- Buyer's Guide
Drive By :: CamelBak KUDU 12
As an obsessive mountain biker I am consistently thinking about how to carry better while on rides. Last Summer at Outdoor Retailer, I was introduced to a new pack line from CamelBak called the KUDU that was designed for the very type of racing that I enjoy most, enduro.
Enduro racing is a serious mountain bike-industry buzzword right now. The market is rife with “enduro specific” wheels, bikes, helmets, shoes and yes, bags. Pay no attention to the haters who say it’s all a fad though because there is a real reason for this trend being set. Some of the cause for its popularity is how accessible it is. You don’t need to be stunningly fit to have fun, nor do you need to be Evel Knievel on the way down. It is accessible (at least on a local level). So what is enduro then? Enduro is a race format that emphasizes only the descending part of a bike ride over a distance. Only the descents are timed, and the transitions between each stage are not, giving riders a chance to chat with their friends, perhaps relax a bit and eat some food.
To try and sum it up, enduro racing is much like a mountain bike ride with your pals. Here in Washington State, we lackadaisically ride bikes up logging or fire roads to the top of our trail, then rally down a descending ribbon of dirt as fast as we can. Enduro racing can have some interesting requirements and I was keen to see if the KUDU lived up to its task.
Name: KUDU 12
Measurement: 19in / 48cm back panel
Capacity: 1098 cubic inches / 12 liters / 3 liter reservoir
Weight: 2lb 7oz / 1.21 kg
Zippers: #5, #8 YKK RC
Who it suits
This is a solid choice for an everyday riding pack for those who prefer longer rides or are racing. The KUDU series of packs come complete with an integrated back protector, which is often de rigueur for European enduro racing. Racers and casual riders alike will like the options for carrying either a full face or half-shell helmet externally in a stable way. For those seeking bells and whistles, this pack is as versatile and feature-rich as they come.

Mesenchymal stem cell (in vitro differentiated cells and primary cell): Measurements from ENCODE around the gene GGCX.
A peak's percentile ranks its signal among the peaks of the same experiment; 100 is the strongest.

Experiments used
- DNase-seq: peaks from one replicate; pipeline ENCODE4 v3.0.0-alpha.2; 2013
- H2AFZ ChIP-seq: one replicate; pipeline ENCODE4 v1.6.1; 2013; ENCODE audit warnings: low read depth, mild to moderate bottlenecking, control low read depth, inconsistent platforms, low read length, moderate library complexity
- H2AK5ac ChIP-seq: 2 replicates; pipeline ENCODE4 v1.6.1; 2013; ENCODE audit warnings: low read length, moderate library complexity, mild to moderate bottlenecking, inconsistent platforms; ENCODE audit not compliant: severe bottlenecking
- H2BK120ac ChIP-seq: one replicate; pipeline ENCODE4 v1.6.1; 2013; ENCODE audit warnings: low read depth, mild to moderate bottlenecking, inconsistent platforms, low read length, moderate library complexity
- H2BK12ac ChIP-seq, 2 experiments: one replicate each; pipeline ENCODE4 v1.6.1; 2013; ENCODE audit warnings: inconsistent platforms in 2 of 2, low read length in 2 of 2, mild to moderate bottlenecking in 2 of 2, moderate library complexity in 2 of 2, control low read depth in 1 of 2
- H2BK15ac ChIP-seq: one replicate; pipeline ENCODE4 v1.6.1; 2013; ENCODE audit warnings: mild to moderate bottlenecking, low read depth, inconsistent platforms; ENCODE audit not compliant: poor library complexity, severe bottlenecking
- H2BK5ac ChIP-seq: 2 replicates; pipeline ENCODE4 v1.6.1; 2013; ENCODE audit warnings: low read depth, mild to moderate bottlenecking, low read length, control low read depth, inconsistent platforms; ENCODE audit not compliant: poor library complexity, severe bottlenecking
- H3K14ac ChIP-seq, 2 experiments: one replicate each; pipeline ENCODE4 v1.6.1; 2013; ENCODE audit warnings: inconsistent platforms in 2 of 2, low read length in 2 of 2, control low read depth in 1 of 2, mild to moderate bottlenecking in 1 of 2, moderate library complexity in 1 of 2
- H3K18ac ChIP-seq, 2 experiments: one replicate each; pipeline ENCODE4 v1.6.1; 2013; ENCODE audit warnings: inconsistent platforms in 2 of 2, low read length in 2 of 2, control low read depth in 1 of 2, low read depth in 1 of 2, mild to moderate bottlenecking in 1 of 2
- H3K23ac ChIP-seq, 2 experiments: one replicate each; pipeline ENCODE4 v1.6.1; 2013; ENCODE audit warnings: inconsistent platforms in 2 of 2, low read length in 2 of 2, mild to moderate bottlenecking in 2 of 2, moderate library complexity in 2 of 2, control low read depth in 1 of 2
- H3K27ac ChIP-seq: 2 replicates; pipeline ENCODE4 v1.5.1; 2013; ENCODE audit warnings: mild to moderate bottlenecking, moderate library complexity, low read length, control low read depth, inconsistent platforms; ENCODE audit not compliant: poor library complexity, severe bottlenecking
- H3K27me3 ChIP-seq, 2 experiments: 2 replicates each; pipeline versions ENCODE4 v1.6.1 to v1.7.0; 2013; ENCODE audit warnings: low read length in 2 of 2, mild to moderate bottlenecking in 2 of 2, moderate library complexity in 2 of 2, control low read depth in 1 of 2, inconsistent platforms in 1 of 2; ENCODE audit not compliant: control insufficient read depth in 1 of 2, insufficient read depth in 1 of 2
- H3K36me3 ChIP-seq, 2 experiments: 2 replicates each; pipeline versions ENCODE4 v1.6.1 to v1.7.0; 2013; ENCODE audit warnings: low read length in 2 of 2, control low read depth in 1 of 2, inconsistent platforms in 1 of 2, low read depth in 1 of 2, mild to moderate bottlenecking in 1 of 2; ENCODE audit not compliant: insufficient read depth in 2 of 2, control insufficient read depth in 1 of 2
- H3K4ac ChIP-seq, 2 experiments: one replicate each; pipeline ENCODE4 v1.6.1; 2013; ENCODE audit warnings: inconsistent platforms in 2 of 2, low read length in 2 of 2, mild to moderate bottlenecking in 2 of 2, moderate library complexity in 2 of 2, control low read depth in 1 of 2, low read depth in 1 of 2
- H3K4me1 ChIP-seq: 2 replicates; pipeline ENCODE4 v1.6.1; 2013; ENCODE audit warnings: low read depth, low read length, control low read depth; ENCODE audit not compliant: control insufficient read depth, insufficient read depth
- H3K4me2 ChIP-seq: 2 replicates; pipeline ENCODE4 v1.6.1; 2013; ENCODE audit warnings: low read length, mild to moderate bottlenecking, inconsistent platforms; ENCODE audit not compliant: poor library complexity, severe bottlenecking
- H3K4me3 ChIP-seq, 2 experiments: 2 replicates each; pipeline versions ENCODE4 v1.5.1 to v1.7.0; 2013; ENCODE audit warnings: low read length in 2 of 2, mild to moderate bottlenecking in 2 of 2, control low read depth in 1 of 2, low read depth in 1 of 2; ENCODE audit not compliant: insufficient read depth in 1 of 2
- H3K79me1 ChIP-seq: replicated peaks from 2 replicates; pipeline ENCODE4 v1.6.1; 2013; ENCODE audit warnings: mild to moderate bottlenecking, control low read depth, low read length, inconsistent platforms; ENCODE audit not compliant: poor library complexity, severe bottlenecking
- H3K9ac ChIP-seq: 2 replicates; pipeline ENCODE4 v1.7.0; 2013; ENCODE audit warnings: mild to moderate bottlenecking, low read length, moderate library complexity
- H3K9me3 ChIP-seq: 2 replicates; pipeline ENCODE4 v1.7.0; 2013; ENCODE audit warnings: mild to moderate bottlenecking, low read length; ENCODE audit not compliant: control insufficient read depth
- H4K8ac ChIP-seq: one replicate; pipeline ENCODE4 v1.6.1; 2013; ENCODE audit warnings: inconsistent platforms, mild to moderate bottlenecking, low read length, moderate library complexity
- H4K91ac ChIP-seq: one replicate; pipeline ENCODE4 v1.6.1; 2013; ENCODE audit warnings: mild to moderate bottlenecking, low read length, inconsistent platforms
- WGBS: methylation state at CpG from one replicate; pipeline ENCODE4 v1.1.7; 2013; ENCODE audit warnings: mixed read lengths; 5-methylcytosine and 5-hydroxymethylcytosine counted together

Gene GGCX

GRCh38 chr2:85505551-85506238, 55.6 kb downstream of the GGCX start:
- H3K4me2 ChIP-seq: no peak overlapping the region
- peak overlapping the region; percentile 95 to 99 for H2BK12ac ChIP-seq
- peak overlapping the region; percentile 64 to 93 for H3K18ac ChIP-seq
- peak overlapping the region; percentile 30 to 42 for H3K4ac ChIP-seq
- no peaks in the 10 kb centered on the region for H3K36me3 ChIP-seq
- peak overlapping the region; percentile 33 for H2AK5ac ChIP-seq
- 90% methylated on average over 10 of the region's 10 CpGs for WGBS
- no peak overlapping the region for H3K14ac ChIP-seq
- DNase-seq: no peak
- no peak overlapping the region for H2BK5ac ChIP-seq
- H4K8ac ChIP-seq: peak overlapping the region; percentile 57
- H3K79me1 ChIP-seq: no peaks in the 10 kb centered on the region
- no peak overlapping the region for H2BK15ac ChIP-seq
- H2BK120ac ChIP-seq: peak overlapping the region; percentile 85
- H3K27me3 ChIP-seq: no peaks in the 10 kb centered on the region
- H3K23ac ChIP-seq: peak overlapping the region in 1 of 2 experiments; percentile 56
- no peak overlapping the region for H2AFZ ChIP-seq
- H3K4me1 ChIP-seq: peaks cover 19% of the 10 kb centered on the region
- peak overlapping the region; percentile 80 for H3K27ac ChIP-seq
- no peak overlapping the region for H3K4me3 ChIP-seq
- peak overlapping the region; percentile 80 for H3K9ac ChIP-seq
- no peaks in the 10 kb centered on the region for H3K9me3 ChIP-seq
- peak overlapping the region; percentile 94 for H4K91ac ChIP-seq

Who it doesn’t suit
People who want to ride light. I have never consumed 3 liters of water in a single bike ride, and feel the volume might be a touch excessive for all but the longest of rides. The back protector, while a great feature, is heavy and adds to an already portly pack. While designed around the needs of enduro racing, often the emphasis is placed on lightness and mobility – and for those reasons, I believe many racers would prefer something more pared-down.
I enjoy the design of the KUDU. I have a particular affinity toward carry that merges rounded and geometric elements. These colors scream “look at me!” – and while I got over it, I’d prefer the more subtle and old-school vibe of their grey/blue/neon pink motif to tone it back a bit more. When wearing it, the sleek profile hugs the back, and doesn’t appear out of place size-wise. I really like the treatment on the compression straps; the webbing terminates in an elegant way, making a bag with 6 external straps on the bag body look and feel sleek.
It’s getting harder and harder to find faults in high-end sewn goods these days. Quality and workmanship just keep getting better, and this pack is no exception. I’ve pulled at every strap, every buckle and every seam to expose weakness, to no avail. Sometimes it is hard even for me, a person who sews daily, to remember it was made by hand. The sewing is just that good. So here’s to you, sewers in the Philippines, I am truly impressed. Here’s to you too, CamelBak – when you think no one is looking, you still do it right. Under the binding, you still pay attention. There are many companies out there who should take a page from your book.
A solid combination of mid to lightweight nylons. The lighter of the two has a micro ripstop pattern, and the heavier was a block dobby woven. I thought these weights were entirely appropriate for the pack; they offered enough dimensional stability to hold its shape, but proved durable over the pack’s long testing period.
The shoulder foam is die cut to allow airflow, then sandwiched between a layer of airmesh and a layer of flat-woven mesh to further circulation and keep these areas cool when you are working hard. I’m not entirely convinced that this does much in terms of cooling, maybe there is a placebo effect – and if I were designing the pack myself, it’s something I’d likely repeat.
Buckles: The KUDU features a standard complement of high-quality acetal ITW buckles. Acetal nylon is so common now that an industry friend didn’t know there were cheaper/poorer options out there. We are lucky for acetal buckles, friends.
Zippers: I guess I could consider myself a YKK fan boy. I wouldn’t spec any other brand of zipper on mine or a client’s project, so I’m always pleased to see when a company shares this value. I am also a big fan of #8 coil, and this pack is covered with it. All but one zipper was spec’d with the durable yet flexible tape. As someone who has repaired gear for a living, perhaps the best thing about a #8 or #10 zipper is that the slider body is slightly more robust than a #5, making it damn resistant to bending over time. Products that get dirty are wise to be spec’d with heavier zipper, as getting grime into the zipper teeth is a great way to create drag in the system. This leads invariably to pulling on zippers harder, likely leading to bent sliders and a busted pack.